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I have recently been learning about Laplace transforms and how to use them for solving ODEs. I understand how to calculate and use both $\mathcal{L}$ and $\mathcal{L}^{-1}$ however I am struggling to understand where the convolution theorem has come from, and what convolution is. My understanding is this:

Say we have two functions $f(t)$ and $g(t)$ (which we will presume are real and continuous) we can say that: $$\mathcal{L}[f(t)]=F(s),\,\mathcal{L}[g(t)]=G(s)$$ and we wish to find: $$\mathcal{L}^{-1}[F(s)G(s)]$$ we can use the fact that this is equal to: $$\mathcal{L}^{-1}[F(s)G(s)]=(f*g)(t)$$ where: $$f*g=\int_0^tf(\tau)g(t-\tau)d\tau$$ Whilst this defines what convolution actually is, I do not see why this is the case or what the convolution of two functions represents outside of this use.

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Let's take the Laplace Transform of the convolution, $(f*g)(t)$. We assume that $f$ and $g$ are causal functions (i.e., ,$f(t)=g(t)=0$ for $t<0$). Proceeding, we find that

$$\begin{align} \mathscr{L}\left(\int_0^t f(\tau)g(t-\tau)\,d\tau\right)&=\int_0^\infty e^{-st}\int_0^t f(\tau)g(t-\tau)\,d\tau\,dt\\\\ &=\int_0^\infty f(\tau) \int_\tau^\infty e^{-st}g(t-\tau)\,dt\,d\tau\\\\ &=\int_0^\infty f(\tau) \int_0^\infty e^{-s(t+\tau)}g(t)\,dt\,d\tau\\\\ &=\left(\int_0^\infty f(\tau) e^{-s\tau}\,d\tau\right)\left(\int_0^\infty g(t) e^{-st}\,dt\right)\\\\ &=\mathscr{L}\{f\}(s) \mathscr{L}\{g\}(s) \\\\ &=F(s)G(s)\tag1 \end{align}$$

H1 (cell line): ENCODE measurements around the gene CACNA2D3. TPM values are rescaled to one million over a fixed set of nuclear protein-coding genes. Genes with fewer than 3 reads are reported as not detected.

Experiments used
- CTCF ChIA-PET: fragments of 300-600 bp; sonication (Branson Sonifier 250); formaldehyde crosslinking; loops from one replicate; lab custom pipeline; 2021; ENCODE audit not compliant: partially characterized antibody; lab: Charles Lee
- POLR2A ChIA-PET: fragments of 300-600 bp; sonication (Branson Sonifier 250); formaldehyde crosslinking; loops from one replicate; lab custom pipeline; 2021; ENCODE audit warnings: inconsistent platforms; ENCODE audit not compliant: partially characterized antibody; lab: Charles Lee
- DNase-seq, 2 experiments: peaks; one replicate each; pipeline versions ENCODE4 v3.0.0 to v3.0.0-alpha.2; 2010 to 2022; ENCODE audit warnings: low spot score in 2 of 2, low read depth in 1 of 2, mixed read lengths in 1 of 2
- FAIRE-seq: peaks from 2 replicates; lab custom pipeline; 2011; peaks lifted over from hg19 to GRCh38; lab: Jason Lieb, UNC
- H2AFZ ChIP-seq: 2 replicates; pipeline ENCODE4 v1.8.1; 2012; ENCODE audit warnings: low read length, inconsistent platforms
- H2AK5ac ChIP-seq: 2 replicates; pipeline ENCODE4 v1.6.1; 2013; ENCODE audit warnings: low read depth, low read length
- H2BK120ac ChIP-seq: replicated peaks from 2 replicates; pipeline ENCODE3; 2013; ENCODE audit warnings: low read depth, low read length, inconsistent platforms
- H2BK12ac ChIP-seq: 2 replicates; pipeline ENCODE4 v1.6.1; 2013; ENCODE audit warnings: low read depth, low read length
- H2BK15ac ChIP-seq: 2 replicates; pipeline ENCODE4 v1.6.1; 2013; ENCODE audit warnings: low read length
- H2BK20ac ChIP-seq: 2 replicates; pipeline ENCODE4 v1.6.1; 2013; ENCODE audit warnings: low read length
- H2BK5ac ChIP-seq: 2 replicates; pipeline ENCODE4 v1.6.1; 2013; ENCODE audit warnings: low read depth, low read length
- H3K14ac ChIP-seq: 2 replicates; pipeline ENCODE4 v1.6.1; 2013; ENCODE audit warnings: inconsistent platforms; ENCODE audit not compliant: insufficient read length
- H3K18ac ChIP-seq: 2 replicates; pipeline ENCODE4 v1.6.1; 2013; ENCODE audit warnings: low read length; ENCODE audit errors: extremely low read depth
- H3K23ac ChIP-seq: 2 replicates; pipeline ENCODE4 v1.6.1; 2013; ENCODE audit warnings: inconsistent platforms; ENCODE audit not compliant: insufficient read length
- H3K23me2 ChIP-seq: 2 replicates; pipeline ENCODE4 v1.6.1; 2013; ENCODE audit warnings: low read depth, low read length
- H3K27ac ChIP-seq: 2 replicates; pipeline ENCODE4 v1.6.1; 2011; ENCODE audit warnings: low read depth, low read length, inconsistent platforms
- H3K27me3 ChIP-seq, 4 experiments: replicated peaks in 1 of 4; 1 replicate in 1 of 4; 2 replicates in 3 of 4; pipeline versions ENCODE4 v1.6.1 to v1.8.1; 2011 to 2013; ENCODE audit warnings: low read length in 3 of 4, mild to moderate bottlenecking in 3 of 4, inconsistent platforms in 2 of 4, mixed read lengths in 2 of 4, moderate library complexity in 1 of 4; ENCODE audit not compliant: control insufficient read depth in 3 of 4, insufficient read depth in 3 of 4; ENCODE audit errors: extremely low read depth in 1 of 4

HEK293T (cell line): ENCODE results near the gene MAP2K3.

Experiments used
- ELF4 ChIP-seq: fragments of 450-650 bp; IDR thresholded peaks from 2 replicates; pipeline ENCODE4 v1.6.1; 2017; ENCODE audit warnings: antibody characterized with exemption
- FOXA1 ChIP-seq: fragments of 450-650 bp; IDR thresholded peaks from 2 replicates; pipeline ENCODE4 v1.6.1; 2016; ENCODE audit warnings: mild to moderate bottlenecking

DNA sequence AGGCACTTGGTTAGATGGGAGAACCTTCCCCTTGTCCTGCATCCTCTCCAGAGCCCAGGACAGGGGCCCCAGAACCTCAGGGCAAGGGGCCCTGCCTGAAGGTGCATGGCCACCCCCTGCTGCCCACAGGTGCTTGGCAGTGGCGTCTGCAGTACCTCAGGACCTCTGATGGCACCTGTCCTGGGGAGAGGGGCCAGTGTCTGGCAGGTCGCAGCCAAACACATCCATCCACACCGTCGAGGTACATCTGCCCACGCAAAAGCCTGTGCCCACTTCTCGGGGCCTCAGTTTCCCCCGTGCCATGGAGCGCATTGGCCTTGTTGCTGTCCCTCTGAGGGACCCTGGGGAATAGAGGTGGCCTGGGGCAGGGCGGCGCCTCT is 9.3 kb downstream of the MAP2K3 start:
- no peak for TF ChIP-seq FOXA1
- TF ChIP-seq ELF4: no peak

whereupon inversion of $(1)$ yields the coveted expression

$$\mathscr{L}^{-1}\{FG\}(t)=(f*g)(t)$$

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  • $\begingroup$ Great explanation thank you, I struggled to find this when I searched elsewhere and I did not think to simplify the integral using the fact that $f(t)$ and $g(t)$ are non-zero for $t<0$. However could you explain how you got from $4$ to $5$ as I got: $$\int_0^t{f(\tau)e^{-s\tau}d\tau}\int_0^{\infty}{g(t)e^{-st}dt}$$ $\endgroup$
    – Henry Lee
    Apr 16, 2019 at 23:05
  • $\begingroup$ @HenryLee You're welcome. My pleasure. I've edited the typo. $\endgroup$
    – Mark Viola
    Apr 16, 2019 at 23:21
  • $\begingroup$ I'm not sure I understand the ending still $\endgroup$
    – Henry Lee
    Apr 16, 2019 at 23:23
  • $\begingroup$ How does $$\int_0^t g(t)e^{-st}dt=G(s)$$ and how can a limit contain the same variable as the integral $\endgroup$
    – Henry Lee
    Apr 17, 2019 at 1:51
  • $\begingroup$ @HenryLee That was obviously another typo. I've edited it accordingly. $\endgroup$
    – Mark Viola
    Apr 17, 2019 at 2:36

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